NARAL vs. Roberts
After a wide variety of people cried foul, the National Abortion Rights League / Pro-Choice America decided to stop showing a television ad that suggested that Supreme Court nominee John Roberts once condoned violence against abortion clinics by the likes of Randall Terry. This ugly slur was based on a terribly slanted misreading of a legal opinion Roberts filed in the early 1990s. Dana Milbank examined the political miscalculation behind this ad in the Washington Post. She quotes two leading Democratic activists, Robert Shrum and Chris Lehane, as expressing disappointment in NARAL's retraction, since they think that the ad was an appropriate retort to the "Swift Boat" ads against John Kerry last summer. Their hardball, eye-for-an-eye style of politics seems to be backfiring, however, as Milbank pointed out:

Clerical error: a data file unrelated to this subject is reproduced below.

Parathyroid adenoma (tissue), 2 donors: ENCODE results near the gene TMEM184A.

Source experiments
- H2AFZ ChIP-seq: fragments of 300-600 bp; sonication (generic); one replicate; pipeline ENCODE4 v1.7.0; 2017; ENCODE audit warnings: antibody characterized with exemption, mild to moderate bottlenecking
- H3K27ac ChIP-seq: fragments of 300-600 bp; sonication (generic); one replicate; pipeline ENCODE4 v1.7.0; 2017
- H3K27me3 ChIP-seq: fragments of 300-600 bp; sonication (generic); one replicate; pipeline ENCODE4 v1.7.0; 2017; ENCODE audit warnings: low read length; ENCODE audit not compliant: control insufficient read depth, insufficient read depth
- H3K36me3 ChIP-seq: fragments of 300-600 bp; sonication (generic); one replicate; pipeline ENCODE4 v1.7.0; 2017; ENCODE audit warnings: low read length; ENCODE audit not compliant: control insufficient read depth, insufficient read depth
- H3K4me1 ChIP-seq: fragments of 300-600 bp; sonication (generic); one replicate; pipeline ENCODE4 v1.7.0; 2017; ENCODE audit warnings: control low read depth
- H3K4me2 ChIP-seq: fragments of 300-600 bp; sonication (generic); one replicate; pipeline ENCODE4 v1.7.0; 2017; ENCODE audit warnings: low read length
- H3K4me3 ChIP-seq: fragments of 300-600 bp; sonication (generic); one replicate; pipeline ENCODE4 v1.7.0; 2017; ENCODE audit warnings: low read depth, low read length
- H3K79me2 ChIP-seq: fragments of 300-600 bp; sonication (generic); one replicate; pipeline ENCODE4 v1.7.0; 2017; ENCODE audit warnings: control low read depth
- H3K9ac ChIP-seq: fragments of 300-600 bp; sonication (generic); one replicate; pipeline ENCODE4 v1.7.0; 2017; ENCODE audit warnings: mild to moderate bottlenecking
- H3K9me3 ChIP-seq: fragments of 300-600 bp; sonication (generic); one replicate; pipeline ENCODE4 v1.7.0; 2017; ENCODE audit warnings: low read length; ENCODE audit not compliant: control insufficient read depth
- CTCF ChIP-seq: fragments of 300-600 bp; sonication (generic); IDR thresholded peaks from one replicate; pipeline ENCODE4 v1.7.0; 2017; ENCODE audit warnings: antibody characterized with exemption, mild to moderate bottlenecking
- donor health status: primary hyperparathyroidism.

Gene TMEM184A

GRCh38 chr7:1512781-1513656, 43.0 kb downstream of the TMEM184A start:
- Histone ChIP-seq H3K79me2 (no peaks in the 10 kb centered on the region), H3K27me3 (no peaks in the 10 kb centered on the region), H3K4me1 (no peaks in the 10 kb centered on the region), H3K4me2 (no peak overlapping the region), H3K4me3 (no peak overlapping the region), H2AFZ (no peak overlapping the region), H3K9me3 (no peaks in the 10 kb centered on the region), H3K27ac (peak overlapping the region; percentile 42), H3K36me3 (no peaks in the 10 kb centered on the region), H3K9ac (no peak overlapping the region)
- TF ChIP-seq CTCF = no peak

Some Democratic operatives say their trouble is congenital. "The problem is our politically impractical insistence on always residing on the moral high ground," said Jim Jordan, who was a longtime adviser to Kerry. "A large part of our ethos goes to what we perceive to be moral superiority and the sad truth is in politics that's sometimes inconvenient."
Blinded by self-righteousness into self-delusion, perhaps? FactCheck.org reported that the NARAL ad was "false" and "misleading," but it also called the Swift boat ads of last summer "dubious." From a purely political perspective, it's hard to understand why the Democrats and their associated interest groups would spend so much political capital attacking a Supreme Court nominee who is so eminently qualified and moderate in his thinking and tone. A cartoon by Mike Lane in today's Washington Post offers one explanation as to why they keep "hitting themselves on the head." [revised link]